Mike Noel is at it again, though it's difficult to know just what he's at. The Kanab representative's "Extraterritorial Jurisdiction Amendments," House Bill 135, appears to be an effort to get the "rock lickers" of Salt Lake City out of the watershed-protection business. But once you get past that part of the bill, you may need to ask about this: "A city of the first class shall provide a highway in and through the city's corporate limits, and so far as the city's jurisdiction extends, that may not be closed to cattle, horses, sheep, or hogs driven through the city of the first class," the proposed bill reads. It adds that the legislative body can place "under police regulation the manner" of driving the animals around. It looks like this could just add to the city's pollution problem, forcing cars to idle—and bringing in a lot of methane gas.
A Red-Taped Blessing
Speaking of water, just say goodbye to a lot of it. The proposed $1 billion Lake Powell Pipeline would "suck 77 million gallons a day out of Lake Powell, threatening the Colorado River," according to calculations from the Utah Rivers Council. It's all about providing water to the desert areas in Southern Utah—with no thought of conservation. The good news, however, is that Utah is now asking federal regulators to hold up on their decision to fast-track the project. That's mainly because they just realized that other federal agencies might have a say in the pipeline. You know, red tape. So while we step back and take a breath, perhaps officials can start to talk conservation and why the area will need six hydroelectric turbines.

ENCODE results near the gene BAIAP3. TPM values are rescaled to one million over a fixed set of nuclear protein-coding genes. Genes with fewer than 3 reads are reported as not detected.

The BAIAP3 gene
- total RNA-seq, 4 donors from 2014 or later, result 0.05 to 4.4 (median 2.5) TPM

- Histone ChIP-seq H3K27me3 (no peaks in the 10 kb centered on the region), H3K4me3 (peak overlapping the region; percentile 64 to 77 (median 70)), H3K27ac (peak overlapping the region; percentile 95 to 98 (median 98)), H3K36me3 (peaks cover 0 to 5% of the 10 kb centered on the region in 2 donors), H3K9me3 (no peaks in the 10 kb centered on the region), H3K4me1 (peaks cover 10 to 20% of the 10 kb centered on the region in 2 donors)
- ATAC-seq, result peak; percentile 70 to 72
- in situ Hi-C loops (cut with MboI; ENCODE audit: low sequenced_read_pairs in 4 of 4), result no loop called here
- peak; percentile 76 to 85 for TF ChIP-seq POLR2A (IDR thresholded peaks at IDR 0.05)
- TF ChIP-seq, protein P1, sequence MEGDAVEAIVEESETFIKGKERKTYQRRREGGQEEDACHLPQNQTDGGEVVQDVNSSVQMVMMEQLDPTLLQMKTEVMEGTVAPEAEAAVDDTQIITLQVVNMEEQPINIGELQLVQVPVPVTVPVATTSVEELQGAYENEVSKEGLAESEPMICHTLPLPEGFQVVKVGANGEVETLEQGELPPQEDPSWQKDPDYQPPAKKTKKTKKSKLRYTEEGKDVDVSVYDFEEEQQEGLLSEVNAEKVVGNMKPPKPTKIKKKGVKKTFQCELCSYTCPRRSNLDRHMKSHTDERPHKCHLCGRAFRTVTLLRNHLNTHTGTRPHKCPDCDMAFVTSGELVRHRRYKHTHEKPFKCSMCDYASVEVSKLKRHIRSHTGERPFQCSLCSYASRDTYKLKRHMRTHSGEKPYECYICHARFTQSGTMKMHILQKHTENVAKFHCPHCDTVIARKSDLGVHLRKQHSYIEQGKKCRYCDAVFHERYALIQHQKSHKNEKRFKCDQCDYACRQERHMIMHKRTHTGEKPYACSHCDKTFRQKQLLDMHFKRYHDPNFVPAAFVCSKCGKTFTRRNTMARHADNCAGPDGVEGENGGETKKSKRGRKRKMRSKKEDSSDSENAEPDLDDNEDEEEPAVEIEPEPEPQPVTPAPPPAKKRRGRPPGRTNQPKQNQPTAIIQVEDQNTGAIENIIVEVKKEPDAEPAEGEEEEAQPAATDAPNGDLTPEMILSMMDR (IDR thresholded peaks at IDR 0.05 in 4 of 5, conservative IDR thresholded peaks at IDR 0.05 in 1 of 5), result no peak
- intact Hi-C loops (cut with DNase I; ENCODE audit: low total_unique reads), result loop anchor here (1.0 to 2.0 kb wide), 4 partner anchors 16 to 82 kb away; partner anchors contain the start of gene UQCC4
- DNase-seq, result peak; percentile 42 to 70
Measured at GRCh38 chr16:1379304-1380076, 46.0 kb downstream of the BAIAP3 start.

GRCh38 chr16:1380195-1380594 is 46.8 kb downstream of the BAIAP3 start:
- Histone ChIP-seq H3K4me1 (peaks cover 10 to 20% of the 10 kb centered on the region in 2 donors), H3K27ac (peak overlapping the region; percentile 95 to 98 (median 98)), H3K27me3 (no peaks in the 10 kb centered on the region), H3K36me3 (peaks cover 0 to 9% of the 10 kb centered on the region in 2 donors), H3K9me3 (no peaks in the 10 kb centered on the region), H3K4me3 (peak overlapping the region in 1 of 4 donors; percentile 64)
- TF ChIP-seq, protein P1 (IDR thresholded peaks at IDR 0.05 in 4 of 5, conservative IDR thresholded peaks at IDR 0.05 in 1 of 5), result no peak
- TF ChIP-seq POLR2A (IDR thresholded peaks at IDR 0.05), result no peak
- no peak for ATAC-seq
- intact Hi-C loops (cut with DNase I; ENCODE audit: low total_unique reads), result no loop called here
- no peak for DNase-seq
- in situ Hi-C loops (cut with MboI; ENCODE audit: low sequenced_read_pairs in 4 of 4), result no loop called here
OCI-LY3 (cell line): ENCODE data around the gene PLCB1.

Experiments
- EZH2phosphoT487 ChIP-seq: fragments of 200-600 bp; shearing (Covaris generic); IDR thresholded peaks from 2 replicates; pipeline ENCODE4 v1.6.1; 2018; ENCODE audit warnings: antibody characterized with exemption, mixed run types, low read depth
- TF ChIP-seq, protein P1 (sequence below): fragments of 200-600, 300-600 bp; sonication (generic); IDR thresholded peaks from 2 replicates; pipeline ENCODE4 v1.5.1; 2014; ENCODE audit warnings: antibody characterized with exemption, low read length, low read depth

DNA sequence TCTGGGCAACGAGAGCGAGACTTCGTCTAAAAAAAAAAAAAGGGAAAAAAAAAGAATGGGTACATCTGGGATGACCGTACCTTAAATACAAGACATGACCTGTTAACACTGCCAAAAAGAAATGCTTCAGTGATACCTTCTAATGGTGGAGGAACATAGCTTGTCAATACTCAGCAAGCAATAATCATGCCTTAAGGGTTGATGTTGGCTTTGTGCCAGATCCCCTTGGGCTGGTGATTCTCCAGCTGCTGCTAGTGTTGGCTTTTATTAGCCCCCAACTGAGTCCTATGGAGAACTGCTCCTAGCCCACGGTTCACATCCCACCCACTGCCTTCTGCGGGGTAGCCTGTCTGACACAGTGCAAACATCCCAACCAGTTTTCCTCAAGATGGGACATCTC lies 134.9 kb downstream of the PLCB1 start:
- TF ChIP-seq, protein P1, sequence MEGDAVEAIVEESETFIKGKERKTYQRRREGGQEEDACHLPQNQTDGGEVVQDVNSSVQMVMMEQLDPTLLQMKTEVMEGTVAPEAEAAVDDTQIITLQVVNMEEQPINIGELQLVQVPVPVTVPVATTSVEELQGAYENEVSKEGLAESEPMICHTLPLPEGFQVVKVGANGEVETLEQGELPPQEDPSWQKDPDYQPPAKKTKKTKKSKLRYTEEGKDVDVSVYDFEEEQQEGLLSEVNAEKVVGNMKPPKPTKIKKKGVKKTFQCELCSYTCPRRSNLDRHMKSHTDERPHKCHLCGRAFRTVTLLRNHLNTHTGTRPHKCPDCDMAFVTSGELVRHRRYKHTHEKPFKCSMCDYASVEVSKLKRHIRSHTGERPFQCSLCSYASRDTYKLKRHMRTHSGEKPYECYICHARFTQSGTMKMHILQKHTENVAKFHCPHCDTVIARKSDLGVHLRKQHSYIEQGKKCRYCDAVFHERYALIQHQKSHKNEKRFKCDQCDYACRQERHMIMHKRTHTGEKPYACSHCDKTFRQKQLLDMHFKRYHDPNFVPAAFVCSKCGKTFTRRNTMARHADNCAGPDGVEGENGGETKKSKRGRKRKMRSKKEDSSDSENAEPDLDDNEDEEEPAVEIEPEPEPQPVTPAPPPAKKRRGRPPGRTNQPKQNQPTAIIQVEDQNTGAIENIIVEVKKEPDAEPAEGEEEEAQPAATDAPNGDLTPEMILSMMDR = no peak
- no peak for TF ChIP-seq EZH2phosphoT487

No Death or Dignity
The case of Jchandra Brown is unfortunate because, as Utah County district court Judge James Brady wrote in the ruling, she was "an impressionable minor who could have benefited from support, counseling or therapy." That, however, doesn't call for a law against assisted suicide, such as the one proposed by Rep. Mike McKell, R-Spanish Fork. One of the comments on a Deseret News story expresses the concern: "As someone who has a non-curable cancer, I will likely face the choice of death with dignity or being a vegetable. While I'm not sure what I will [choose] at that time, the choice should be mine, and my family, and not some attorney politician." Utah, specifically Rep. Rebecca Chavez-Houck, D-Salt Lake City, has tried unsuccessfully three times to pass a law on "Death with Dignity." Lawmakers must distinguish between compassion and callousness.